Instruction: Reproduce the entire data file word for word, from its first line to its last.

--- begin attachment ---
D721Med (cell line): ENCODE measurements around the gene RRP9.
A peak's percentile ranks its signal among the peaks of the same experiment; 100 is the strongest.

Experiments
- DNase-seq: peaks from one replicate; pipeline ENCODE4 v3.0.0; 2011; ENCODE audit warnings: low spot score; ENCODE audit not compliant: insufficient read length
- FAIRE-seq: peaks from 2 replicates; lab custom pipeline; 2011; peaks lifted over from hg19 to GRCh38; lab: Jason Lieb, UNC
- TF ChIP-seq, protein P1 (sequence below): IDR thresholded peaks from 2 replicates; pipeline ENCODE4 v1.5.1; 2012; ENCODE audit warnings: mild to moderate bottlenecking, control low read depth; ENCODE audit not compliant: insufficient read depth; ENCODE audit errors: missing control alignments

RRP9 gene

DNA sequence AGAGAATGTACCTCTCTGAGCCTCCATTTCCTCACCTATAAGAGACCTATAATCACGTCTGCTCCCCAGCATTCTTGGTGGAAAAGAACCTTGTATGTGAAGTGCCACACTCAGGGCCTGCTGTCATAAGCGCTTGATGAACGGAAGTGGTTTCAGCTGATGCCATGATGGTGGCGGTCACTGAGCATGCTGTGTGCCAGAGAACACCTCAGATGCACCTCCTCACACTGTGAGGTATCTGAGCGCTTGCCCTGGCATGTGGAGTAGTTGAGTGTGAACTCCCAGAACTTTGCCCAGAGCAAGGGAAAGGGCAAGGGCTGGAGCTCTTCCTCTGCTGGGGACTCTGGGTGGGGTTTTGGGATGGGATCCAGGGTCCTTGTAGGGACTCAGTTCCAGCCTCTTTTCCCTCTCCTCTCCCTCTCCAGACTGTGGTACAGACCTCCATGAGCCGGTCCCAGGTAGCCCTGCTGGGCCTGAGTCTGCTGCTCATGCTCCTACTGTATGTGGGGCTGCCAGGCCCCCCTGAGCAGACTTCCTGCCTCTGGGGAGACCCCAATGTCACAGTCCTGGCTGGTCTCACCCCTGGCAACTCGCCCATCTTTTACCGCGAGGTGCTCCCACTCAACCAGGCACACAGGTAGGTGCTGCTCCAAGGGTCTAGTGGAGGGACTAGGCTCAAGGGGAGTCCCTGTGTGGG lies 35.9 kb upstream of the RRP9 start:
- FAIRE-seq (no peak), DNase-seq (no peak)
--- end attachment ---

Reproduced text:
D721Med (cell line): ENCODE measurements around the gene RRP9.
A peak's percentile ranks its signal among the peaks of the same experiment; 100 is the strongest.

Experiments
- DNase-seq: peaks from one replicate; pipeline ENCODE4 v3.0.0; 2011; ENCODE audit warnings: low spot score; ENCODE audit not compliant: insufficient read length
- FAIRE-seq: peaks from 2 replicates; lab custom pipeline; 2011; peaks lifted over from hg19 to GRCh38; lab: Jason Lieb, UNC
- TF ChIP-seq, protein P1 (sequence below): IDR thresholded peaks from 2 replicates; pipeline ENCODE4 v1.5.1; 2012; ENCODE audit warnings: mild to moderate bottlenecking, control low read depth; ENCODE audit not compliant: insufficient read depth; ENCODE audit errors: missing control alignments

RRP9 gene

DNA sequence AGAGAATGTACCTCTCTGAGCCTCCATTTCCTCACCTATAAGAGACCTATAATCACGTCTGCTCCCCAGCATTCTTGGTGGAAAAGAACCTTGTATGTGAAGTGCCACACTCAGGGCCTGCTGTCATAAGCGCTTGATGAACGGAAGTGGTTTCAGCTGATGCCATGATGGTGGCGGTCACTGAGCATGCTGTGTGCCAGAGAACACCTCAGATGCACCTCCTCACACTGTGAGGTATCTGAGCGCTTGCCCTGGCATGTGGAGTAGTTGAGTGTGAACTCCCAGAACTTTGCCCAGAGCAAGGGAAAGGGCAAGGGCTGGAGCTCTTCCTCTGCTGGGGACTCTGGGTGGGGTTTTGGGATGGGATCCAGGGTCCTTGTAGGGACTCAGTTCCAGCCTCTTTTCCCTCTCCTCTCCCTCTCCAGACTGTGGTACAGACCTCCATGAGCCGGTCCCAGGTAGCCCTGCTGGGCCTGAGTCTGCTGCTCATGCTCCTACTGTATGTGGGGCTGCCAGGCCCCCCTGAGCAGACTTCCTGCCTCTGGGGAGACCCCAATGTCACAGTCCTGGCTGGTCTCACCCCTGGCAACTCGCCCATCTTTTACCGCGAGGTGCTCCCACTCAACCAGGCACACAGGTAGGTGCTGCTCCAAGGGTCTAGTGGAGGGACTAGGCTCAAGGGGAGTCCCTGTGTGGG lies 35.9 kb upstream of the RRP9 start:
- FAIRE-seq (no peak), DNase-seq (no peak)